DC: Do you plan to seek out opportunities to act as a mentor yourself or mentee again?
AK: At FAU, there are several programs and opportunities to foster those kinds of relationships. The university developed an undergraduate research journal that students can submit to, and then graduate students and professors act as the reviewers. So we get to work with the students in helping them shape their research and develop it for publishing. And then, within my department, I work with a number of student research projects and provide project evaluation or help with gathering data.
DC: The NWF EcoLeaders program emphasizes acquiring project-based leadership and project management experience. Individuals across the country are working on various projects that align with their skills and interests, and we provide resources for best practices in project design and management and give them a platform to communicate and support each other. And then they can apply for and receive a certification of their leadership development and project management experience. How important do you feel obtaining project-based leadership experience is when entering the workforce?
AK: I’m biased in the sense that, working in academia, pretty much everything is project-based. I can’t think of a single thing in my day-to-day life that isn’t associated with either a research project or an operational project that is organized around a central problem or functional solution.
AK: I feel like project-based approaches to problems make the most sense, especially in the benefits provided by the division of labor and incorporating multiple members with the ability to apply various backgrounds. You can approach problems from an interdisciplinary and multidisciplinary perspective. It seems to me that it’s more effective to approach problems as a project group than from a one-person do-it-alone type of approach.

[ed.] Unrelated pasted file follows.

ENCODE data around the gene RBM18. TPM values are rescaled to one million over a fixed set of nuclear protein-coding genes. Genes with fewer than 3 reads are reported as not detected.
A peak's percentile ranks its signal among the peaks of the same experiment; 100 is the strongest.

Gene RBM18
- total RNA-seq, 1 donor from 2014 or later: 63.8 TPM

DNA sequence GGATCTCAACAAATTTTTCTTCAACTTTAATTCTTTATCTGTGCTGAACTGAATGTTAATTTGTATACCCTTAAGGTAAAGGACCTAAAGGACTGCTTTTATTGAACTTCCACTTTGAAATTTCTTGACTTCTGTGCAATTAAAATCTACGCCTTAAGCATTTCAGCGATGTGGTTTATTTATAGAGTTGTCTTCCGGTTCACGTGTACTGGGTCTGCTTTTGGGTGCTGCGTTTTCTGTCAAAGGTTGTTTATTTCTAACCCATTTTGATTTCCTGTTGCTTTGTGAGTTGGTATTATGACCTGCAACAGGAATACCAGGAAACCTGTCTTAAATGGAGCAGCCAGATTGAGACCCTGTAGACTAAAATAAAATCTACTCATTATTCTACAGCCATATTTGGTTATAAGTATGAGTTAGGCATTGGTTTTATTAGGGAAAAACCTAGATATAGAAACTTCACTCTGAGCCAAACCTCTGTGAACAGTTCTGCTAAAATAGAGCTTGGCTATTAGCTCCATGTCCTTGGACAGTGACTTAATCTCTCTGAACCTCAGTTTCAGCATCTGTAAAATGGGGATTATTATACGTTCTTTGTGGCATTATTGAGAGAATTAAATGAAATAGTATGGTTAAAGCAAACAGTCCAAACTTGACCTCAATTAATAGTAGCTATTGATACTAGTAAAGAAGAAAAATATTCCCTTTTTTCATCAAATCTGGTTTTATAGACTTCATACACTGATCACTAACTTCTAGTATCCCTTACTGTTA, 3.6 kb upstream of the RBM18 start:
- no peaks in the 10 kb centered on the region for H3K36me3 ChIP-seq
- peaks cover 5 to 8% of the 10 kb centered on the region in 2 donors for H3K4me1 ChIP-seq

DC: What would you recommend to students who want to make a difference for sustainability?
AK: In the larger sense, not just for sustainability, I would say it’s important to read the news every day. And when I say “the news,” I mean everything from newspapers, magazines, blogs, academic journals, or any other kind of information sources. It provides the opportunity to be up-to-date with developments, new research, and eventually you start broadening your news sources allowing you to potentially find a blog or source that covers sustainability from a perspective that you may have never seen before. That might provide more viewpoints on an issue and help you form a better informed response.
In addition to that, it helps keep you up-to-date with the changing lingo and the jargon of the field. This can be beneficial when you apply for new jobs, in particular in the interview process, for you to show that you are familiar with the latest developments and terminology.
DC: That’s great advice. That was my last question; is there anything else you’d like to add?
AK: Overall the NWF Fellowship program was a fantastic opportunity that provided me with several instances to meet people from different parts of the country that I never would have had a chance to. There’s really no comparable experience in my personal and professional career. It was a very unique and influential opportunity.
Climate Adaptation and Mitigation
Date Added: May 15, 2017
Date Last Modified: May 15, 2017